How Wonder Woman Came to Be

By Shannon Serpette

She’s one of the most beloved heroes in the D.C. universe. She’s an icon that generations have looked up to for her incredible abilities and her interesting backstory. But many people aren’t familiar with how Wonder Woman came to be in the first place. How did the Amazing Amazon end up on the pages of our comic books and begin her battle to win over our hearts?
Wonder Woman was brought to life by a psychologist and writer named William Moulton Marston, who worked under the pen name of Charles Moulton. Marston discussed comic books and their untapped potential in 1940 during a magazine interview. That interview led to a call from comic publisher Max Gaines who then made an offer for Marston, who had already gained fame for creating the polygraph, to serve as an educational consultant for DC Comics predecessors – All-American Publications and National Periodicals.

Serving as a consultant wasn’t enough for Marston – he wanted to create his own superhero and was given the greenlight to do so.
As one might guess when seeing how radically different Wonder Woman was compared to the other women in comic books at the time, Marston was inspired by early feminists when creating the character. Wonder Woman wasn’t meant to be a damsel in distress or a merely a love interest for a male hero like Lois Lane was for Superman. She was to be powerful, while still retaining her femininity.
But while Marston created the character, it wasn’t without some inspiration from the women in his life.
When he told his wife he wanted to create a hero who didn’t just have powers, but had a great capacity for love, his wife, Elizabeth, said the hero should be a woman. But the couple’s live-in lover, Olive Byrne, is also credited with being an inspiration to the creation of Wonder Woman. Marston modeled Wonder Woman’s bracelets upon some frequently worn by Byrne.
In Wonder Woman’s back story, the bracelets were made from the shield of Zeus and are reputed to be indestructible. But the bullet-deflecting bracelets weren’t Wonder Woman’s only accessories. She also had her magic lasso that forced the truth out of anyone who it was wrapped around.
The well-known tiara she wears is much more than a nod to her royal ancestry. It can be used as a weapon too. Wonder Woman can throw it around as a weapon – as an added bonus, it is a boomerang, always returning to her after she throws it.
In the early days of her history, Wonder Woman also had an invisible jet she could fly around in. That was before she had the ability to fly by herself, which came in later years.
Wonder Woman first graced the pages of a comic book in All Star Comics #8 in December 1941. Less than a year later, she earned the designation of becoming the first female hero to get her own comic book series.
Like many superheroes, Wonder Woman also has a secret identity. While Wonder Woman is free to live as an Amazon on her island of Themyscira, she becomes Diana Prince whenever she’s off the island.
Her original backstory is that her mother, Queen Hippolyta, sculpted her from clay and she was brought to life by Aphrodite. Her amazing abilities were bestowed upon her by Greek gods. She was a confident, intelligent, and compassionate role model for the millions of girls who grew up idolizing her, happy they finally had a comic book figure they could emulate.

Because Wonder Woman came to life around the same time World War II was beginning, she was embroiled in that world, serving as a military secretary when she assumed the role of Diana Prince. Under Marston’s direction, the Diana Prince alias came about when Wonder Woman met an army nurse named Diane Prince. She helped the nurse disappear to South America where she wanted to join her husband-to-be. In exchange, she assumed the identity of Diana Prince and began work as a nurse in the army before becoming a secretary.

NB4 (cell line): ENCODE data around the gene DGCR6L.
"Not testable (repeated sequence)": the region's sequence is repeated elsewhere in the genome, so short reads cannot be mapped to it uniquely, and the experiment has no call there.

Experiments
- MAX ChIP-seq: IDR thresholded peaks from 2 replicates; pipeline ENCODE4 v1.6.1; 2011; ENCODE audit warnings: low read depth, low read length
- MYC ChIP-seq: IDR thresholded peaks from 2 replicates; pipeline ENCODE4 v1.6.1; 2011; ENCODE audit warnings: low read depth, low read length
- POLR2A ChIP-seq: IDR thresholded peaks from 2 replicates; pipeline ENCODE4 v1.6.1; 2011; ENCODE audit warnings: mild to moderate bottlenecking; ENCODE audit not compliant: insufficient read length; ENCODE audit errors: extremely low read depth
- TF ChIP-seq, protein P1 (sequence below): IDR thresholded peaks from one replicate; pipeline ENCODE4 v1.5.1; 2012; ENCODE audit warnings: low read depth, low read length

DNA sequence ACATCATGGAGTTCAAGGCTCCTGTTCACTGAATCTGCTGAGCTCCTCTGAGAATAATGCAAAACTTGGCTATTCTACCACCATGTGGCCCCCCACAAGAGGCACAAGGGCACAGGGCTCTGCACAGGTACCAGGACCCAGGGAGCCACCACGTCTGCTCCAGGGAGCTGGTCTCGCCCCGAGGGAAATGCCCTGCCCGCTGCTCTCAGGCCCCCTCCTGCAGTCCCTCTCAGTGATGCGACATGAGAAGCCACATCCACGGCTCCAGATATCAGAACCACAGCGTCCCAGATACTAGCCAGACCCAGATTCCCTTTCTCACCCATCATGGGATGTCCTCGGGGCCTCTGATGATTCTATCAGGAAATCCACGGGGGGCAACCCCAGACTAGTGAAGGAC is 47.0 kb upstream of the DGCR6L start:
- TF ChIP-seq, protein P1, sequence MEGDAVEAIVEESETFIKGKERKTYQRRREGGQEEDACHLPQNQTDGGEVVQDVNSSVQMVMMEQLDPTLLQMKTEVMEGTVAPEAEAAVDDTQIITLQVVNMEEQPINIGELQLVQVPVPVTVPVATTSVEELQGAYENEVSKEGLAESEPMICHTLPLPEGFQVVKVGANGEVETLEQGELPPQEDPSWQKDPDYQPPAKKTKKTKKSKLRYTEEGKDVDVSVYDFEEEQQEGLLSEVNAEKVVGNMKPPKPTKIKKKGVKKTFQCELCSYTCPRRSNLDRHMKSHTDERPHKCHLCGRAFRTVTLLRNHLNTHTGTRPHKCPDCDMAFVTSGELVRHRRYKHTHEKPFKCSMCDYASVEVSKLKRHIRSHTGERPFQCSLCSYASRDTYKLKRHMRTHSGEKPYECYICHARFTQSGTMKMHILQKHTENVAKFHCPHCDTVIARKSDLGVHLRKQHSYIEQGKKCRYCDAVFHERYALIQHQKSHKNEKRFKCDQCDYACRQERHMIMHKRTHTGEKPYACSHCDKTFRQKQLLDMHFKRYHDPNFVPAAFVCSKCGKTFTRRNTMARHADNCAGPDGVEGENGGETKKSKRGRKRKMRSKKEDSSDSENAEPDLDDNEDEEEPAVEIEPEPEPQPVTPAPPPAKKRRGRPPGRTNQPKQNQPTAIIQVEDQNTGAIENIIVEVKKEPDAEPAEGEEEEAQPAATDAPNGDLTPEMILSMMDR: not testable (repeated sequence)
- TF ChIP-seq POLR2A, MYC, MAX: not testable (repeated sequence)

Some of her early foes were Axis military forces. Although she was busy fighting the Nazis, she still had time to fall in love with military man Steve Trevor. Trevor is featured prominently in Wonder Woman’s early story lines but isn’t mentioned at all in many later story lines.
As Wonder Woman evolved, she had better villains to fight, including Cheetah, Ares, Circe, and Giganta. Unlike Superman who had Lex Luthor, Wonder Woman never had a larger-than-life nemesis that stands above all the rest she fought and was considered her primary foe. And unlike the villains fighting D.C.’s other top superhero, Batman, Wonder Woman’s arch enemies weren’t as well developed and plentiful, like the Joker, Penguin, Poison Ivy, Clayface, Bane, Scarecrow, the Riddler, and Dr. Freeze.
Despite the lack of enemies who could match her star power, Wonder Woman continued to gain popularity in the comic book world. She became a member of the Justice League and is one of DC Comics most enduring and beloved heroes.
Since her early days, Wonder Woman has come a long way. She’s one of the most recognizable faces in comics and still remains one of DC’s Big Three, along with Superman and Batman. She spawned a hit television show starring Lynda Carter in the 1970s, has been featured in countless cartoons, and finally was given her own movie, which starred Gal Gadot and smashed box office expectations and won the hearts of critics.
In comic books, she no longer is performing the dated profession of a secretary. While that was her role in 1941 as World War II unfolded, her profession has changed over the years. She has been a translator at the United Nations and a museum curator.
In the end, despite the unconventional start to Wonder Woman’s creation, Marston was successful in his mission to create a heroine who had Superman’s strength, but a softer side as well. Wonder Woman was more than just a fictional character to Marston – she is the type of woman he said he would like to see rule the world.

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